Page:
If the checking account is messed up or bills aren't being paid, this can be a troubling sign that your parent my be overwhelmed and not thinking as clearly as they used to. If possible, when you have the conversation mentioned above, have them allow you to become a signer on their checking account just in case. Money is a huge sign of independence, so walk very carefully when discussing this.
4. Weight Loss
This can happen especially after the death of a spouse. Shopping, preparing food, and cooking just becomes too much trouble. My mom was eating a carrot now and then, or a piece of celery, because it was easier. You may notice that there is no food in the fridge, or only food that is spoiled. You may be able to get around this by taking individually packaged servings of casseroles by. If you live out-of-state, ask your parent to consider a Meals on Wheels or similar program in their area.
5. Dirty Clothes or Poor Hygiene
They either forget to change clothes (sometimes sleeping in and wearing the same things for days) or they put on the same clothes every morning. This is a big problem and a tough one to deal with. If you can talk to your parent's doctor and get some advice, do so.
6. Inappropriate Clothing
Wearing summer clothing in winter, going out without a coat, not wearing shoes (when they normally would), leaving off articles of clothing — all of these things should be checked into.
7. Signs of Confusion in the Kitchen
If you find pots that are burned on the bottoms because they have been left to boil dry, water stains or mildew under the sink or elsewhere because water was left on and forgotten about, dishes that are unwashed for long periods of time, or food left out, these are all signs that your parent is at risk.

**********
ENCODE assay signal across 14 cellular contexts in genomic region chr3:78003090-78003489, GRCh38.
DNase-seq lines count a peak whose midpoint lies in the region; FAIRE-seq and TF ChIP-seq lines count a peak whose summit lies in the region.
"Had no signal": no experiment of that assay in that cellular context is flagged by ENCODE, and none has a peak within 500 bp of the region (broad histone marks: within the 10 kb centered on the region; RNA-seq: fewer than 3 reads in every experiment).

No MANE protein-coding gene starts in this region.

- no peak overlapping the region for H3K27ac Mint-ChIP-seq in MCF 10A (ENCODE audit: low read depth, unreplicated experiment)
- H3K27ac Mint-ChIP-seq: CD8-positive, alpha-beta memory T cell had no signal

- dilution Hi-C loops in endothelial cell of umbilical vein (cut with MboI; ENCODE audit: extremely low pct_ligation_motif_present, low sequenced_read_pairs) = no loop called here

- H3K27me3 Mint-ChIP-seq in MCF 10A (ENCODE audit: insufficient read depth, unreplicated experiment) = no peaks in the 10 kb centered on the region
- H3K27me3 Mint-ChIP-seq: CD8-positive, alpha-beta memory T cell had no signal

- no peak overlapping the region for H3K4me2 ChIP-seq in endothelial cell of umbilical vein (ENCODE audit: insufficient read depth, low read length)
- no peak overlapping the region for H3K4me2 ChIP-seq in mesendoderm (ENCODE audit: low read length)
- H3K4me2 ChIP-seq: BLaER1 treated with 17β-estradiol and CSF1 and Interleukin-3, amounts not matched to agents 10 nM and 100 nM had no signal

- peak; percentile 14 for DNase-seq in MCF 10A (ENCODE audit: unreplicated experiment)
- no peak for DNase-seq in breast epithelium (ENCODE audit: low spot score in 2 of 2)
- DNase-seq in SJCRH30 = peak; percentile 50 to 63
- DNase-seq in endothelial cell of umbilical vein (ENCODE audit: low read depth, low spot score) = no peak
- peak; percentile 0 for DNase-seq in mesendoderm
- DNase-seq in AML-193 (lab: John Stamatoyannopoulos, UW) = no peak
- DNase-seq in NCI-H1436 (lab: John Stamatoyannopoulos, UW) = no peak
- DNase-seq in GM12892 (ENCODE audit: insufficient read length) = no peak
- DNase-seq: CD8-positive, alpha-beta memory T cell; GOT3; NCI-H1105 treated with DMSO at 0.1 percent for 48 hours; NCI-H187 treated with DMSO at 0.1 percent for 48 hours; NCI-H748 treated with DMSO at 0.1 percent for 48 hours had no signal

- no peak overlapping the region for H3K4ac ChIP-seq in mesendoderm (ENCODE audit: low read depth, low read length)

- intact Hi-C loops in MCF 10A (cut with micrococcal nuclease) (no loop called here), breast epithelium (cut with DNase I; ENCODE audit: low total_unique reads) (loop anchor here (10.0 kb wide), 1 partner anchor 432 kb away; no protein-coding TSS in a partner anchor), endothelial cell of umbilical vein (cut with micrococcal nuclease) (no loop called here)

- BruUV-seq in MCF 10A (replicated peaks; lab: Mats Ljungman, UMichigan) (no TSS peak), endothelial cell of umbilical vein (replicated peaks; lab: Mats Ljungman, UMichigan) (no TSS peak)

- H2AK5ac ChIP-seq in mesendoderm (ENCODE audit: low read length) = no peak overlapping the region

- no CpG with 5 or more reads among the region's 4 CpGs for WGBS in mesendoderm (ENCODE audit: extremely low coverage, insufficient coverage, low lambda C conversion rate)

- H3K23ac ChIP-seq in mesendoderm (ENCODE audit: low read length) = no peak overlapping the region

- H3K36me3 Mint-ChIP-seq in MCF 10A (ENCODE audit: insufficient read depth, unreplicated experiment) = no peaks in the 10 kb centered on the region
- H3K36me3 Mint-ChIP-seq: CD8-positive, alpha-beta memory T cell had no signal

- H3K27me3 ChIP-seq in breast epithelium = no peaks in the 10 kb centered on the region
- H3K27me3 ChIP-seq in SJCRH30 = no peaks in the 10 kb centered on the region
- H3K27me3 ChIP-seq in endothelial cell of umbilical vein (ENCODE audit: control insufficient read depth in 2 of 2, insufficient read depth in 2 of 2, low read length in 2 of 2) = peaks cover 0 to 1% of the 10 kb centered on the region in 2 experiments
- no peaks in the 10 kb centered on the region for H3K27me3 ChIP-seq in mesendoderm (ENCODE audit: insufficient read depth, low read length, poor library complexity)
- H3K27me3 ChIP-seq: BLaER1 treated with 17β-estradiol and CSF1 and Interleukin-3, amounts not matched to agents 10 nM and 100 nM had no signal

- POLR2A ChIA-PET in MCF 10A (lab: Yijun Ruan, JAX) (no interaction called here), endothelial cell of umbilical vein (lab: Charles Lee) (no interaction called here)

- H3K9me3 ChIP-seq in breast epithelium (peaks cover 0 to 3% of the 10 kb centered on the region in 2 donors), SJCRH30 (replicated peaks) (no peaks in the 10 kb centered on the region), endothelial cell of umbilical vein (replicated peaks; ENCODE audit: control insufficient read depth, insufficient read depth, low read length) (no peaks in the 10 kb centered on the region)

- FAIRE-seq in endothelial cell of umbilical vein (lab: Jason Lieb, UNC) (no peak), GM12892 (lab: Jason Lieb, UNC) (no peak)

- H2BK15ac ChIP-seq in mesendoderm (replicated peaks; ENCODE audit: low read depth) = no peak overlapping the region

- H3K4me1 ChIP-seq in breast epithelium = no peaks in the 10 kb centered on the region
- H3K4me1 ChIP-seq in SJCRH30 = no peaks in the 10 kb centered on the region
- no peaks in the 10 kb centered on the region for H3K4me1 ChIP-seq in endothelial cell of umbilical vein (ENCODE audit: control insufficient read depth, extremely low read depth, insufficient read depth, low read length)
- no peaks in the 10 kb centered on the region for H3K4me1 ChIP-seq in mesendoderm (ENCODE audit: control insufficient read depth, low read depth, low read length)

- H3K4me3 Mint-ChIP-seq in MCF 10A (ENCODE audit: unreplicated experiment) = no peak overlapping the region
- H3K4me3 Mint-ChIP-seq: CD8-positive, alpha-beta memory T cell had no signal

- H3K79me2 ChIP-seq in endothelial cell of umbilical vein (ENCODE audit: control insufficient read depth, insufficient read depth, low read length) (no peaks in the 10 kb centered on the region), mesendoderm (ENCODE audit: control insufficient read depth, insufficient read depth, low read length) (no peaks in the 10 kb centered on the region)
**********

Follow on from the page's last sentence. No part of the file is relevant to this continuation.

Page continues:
8. Loss of Memory
Missing doctors appointments, forgetting to take medications, missing church when they have been regular church-goers: these all may indicate a problem. My mom forgot about my daughter's wedding, and we had to call her and then postpone the ceremony for over an hour while waiting for her to get there. We did not see it as a problem at the time but looking back, it indicated what was to come.
9. Just Acting Weird
This may be a hard one for my kids. Maybe I should say, acting weirder than normal! Odd conversations, signs of paranoia, accidentally taking too much medication, phone calls at odd hours, unusual fears and nervousness... all of these things may be signs that your parent needs help.
Familiarize yourself with the signs of depression. Many of problems mentioned here can also be indicative of depression. A doctor can more easily assess your parent for problems and make treatment suggestions.
Above all, be gentle. No one wants to get old, no one wants to lose their independence.
It is a difficult time for everyone but it will be even more difficult if you aren't sensitive to your parents' needs.
Get Help - The National Council on Aging
If you see any of these signs in your parents, discuss your thoughts with them. Share your concerns and see what they say. Try to get them in to the doctor if you think it is necessary. The doctor can point you to various agencies that may be able to help, and can more closely observe your parent the next time they are in for an appointment. Remember that the doctor cannot give you confidential information about your parent.
Help For the Caregiver
Indispensable Resource for Caregivers